Māori parent representation on school boards
What We Have Found
Proportional Māori representation on school boards has increased since 2010 but changed little since 2013. Proportional Māori representation was highest in Decile 1 and 7 schools and varies considerably among school type.
Date Updated: May 2021
The percentage of schools with proportional Māori parent representation on school boards as at 1 December.
Why This Is Important
Active participation by Māori parents in planning, development and delivery of education services will help to ensure that those services are appropriate and effective for Māori students. Māori representation on school boards is one key mechanism for participation.
Increasing the representation and collaboration of school boards was a key recommendation of the Tomorrow’s Schools Independent Taskforce. In 2019, the Government released its response document Supporting all Schools to Succeed: Reform of the Tomorrow’s Schools.
In this response, the Government set out commitments to strengthening schools/kura boards by providing support and encouraging them to be more representative of the communities they serve. The Ministry is now making progress in the area of board capability, including work to make boards more representative of their communities.
School boards of state schools must hold elections for parent representatives every three years. A board may also decide to adopt a mid-term election cycle where half of its parent representatives are elected at a mid-term election (18 months after the triennial election) and the remainder are elected at the triennial election.
Triennial elections have been held every three years since 1998. A by-election can occur at any stage in the election cycle if an elected parent representative leaves the board and creates a vacancy. Although the major changes in board membership occur in triennial election years, there is still some fluctuation in intervening years due to by-elections and mid-term elections.
How We Are Going
In 2020, 99.8% of schools (2,402 schools) had at least one Māori student (Figure 1). Of all the schools with at least one Māori students (2,402 schools), 59% (1,426 schools) had at least one Māori representative on the school board. Schools without Māori students had no Māori representatives on the school board.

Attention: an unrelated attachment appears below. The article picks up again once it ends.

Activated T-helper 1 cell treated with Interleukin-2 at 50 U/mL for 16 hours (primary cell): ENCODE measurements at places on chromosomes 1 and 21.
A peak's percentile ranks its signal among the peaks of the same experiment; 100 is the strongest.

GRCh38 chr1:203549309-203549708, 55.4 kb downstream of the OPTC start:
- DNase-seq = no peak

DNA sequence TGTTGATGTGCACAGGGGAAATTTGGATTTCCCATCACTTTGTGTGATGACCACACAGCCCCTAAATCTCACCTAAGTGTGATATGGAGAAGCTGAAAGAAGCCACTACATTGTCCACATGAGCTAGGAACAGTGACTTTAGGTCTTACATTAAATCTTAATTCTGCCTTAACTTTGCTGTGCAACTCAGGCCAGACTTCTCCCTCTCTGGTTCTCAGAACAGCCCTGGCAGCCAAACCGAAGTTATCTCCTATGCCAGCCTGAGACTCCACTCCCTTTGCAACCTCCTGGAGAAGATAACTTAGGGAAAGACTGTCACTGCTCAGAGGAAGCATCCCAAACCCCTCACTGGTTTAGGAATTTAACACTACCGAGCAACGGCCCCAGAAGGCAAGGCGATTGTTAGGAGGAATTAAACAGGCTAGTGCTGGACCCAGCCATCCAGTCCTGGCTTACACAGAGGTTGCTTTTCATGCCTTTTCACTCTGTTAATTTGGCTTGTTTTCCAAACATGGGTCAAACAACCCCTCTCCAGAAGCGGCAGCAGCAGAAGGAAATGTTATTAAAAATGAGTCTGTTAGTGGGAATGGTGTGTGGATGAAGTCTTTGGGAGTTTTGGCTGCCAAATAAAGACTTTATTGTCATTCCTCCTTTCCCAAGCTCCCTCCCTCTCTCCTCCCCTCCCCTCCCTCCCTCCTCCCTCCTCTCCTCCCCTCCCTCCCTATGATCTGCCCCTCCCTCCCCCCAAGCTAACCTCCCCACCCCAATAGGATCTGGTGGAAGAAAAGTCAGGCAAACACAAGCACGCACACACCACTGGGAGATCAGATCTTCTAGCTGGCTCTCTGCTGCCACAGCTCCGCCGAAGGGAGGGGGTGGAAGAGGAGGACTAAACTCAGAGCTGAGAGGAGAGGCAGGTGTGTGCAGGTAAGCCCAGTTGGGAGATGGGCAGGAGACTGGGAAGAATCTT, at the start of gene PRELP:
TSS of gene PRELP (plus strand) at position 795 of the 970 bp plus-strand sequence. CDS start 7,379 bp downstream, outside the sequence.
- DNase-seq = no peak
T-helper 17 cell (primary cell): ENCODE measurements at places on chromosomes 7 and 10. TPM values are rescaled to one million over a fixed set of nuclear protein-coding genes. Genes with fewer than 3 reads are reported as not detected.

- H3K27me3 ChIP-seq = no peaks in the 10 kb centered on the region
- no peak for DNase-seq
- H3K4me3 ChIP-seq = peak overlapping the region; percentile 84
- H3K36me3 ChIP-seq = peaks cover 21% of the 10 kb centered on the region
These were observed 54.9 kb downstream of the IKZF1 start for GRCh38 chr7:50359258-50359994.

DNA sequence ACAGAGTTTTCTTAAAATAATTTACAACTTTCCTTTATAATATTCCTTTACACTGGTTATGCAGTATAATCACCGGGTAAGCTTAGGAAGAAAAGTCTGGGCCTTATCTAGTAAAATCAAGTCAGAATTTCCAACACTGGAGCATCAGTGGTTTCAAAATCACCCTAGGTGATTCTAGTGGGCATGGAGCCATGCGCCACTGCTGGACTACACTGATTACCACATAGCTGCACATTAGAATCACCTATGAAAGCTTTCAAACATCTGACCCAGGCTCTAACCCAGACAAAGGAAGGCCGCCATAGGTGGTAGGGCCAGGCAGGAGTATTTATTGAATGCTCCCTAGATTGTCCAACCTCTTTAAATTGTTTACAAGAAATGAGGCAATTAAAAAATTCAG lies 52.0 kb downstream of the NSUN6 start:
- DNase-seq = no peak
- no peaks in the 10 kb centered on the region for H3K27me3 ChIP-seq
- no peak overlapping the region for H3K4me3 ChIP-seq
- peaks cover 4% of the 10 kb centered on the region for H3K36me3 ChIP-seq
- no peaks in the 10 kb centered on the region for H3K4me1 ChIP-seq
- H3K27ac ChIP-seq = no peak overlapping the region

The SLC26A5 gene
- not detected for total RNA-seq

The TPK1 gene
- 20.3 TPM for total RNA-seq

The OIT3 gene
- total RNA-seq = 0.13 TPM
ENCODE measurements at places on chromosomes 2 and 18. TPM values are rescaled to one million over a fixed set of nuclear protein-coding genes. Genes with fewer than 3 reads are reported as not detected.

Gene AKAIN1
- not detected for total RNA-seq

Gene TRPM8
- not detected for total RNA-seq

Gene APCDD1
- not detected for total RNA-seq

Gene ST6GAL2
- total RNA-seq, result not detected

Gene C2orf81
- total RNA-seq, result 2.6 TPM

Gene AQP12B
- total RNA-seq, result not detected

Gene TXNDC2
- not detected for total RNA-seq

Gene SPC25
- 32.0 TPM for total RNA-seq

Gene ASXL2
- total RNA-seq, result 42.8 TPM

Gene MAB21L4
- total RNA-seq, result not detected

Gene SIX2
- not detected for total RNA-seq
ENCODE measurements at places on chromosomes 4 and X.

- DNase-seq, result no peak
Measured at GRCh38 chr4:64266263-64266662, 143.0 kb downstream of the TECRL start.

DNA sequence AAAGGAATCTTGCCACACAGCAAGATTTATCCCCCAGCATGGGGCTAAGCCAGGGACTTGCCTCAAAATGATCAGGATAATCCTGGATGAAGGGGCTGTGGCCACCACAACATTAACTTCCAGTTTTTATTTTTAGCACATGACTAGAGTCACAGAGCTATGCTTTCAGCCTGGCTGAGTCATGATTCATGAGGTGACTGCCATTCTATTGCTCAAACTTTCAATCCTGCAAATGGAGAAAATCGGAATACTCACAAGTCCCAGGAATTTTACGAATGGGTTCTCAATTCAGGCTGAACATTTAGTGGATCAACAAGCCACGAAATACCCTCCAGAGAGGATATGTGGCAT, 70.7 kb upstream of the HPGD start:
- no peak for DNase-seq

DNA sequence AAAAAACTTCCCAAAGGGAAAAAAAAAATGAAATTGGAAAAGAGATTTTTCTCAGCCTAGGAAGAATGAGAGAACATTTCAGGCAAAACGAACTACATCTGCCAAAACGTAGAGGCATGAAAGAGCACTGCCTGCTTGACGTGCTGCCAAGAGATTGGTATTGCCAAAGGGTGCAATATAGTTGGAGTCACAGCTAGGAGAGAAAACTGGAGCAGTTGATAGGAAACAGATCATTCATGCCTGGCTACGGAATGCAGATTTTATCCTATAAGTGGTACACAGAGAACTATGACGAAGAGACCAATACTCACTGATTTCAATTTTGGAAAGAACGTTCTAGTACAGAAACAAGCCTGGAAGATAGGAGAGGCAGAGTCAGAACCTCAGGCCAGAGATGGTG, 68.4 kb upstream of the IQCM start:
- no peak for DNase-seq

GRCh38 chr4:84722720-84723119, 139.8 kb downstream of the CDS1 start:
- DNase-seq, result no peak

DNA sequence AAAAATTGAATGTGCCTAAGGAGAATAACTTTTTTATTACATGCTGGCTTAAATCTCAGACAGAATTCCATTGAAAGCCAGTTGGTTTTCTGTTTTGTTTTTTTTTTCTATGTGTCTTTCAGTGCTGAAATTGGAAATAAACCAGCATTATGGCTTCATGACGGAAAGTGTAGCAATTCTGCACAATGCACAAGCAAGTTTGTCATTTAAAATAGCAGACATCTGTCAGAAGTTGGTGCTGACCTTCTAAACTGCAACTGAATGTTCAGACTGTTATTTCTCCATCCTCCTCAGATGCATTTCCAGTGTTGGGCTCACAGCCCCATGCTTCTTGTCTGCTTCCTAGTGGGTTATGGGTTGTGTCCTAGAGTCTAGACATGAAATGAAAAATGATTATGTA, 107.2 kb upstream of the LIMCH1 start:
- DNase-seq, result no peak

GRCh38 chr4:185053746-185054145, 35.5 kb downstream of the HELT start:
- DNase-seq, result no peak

Figure 1: In 2020, almost all schools had at least one Māori student, and more than half of the schools with at least one Māori student had at least one Māori representative on the school board.
Representation on a school board is considered to be “proportional” when the proportion of board seats held by Māori parents is at least equivalent to the proportion of Māori students in the school. This is restricted to those schools with enough Māori students to expect at least one Māori parent representative on the board.
The percentage of schools with proportional Māori representation on the school board increased from 37% in 2010 to 40% in 2020; but it has changed little since 2013 (between 40% and 41%). The highest proportion of Māori participation on boards occurred in 2017 (42%). In 2020, proportional Māori participation was 40%, remaining the same to 2019. The number of Māori parent representatives in the remaining schools does not reflect proportional representation of Māori students in these schools.
In 2020 there were 2,043 schools with enough Māori students to expect at least one Māori parent representative on the school board. This expectation is based both on the number of Māori students and the number of positions on the board.
Figure 2: The proportion of schools with proportional Māori representation has changed little since 2013
In 2020, Decile 1 and 7 schools had the highest percentage of schools with proportional Māori representation on the board (47% for both, Figure 3). Decile 4 and 6 schools had the lowest representation (35% and 34% respectively).
Figure 3.Decile 1 and 7 schools had the highest percentage of schools with proportional Māori representation on the school board during 2020
In 2020, composite schools had the highest proportional Māori representation on the board (50%) followed by secondary schools (47%, Figure 4). Representation was lower in primary (37%) and special schools (31%). Proportional Māori representation was higher in single-sex Girls schools (49%), followed by single-sex Boys schools (44%). Proportional Māori representation was 39% in Co-educational schools from a total of 1,959 schools.
Figure 4. Composite and secondary schools had the highest proportion of proportional Māori representation on the school board during 2020.
The Ministry of Education has established an Iterative Best Evidence Synthesis Program to systematically identify, evaluate, analyses, synthesis and make accessible, relevant evidence linked to a range of learner outcomes. Evidence about what works for this indicator can be found in:
- Savant, R. (2010). Analysis of the Board of Trustee Elections: 2010. Wellington: Ministry of Education.
- Ministry of Education (2010). Effective governance - working in partnership. Wellington: Ministry of Education.
- Statistics New Zealand. 2018 Census, Population and migration (Age and sex by ethnic group (grouped total responses), for census usually resident population counts, 2006, 2013, and 2018 Censuses (RC, TA, SA2, DHB)).
- Statistic New Zealand (2019) Child poverty statistics: Year ended June 2019.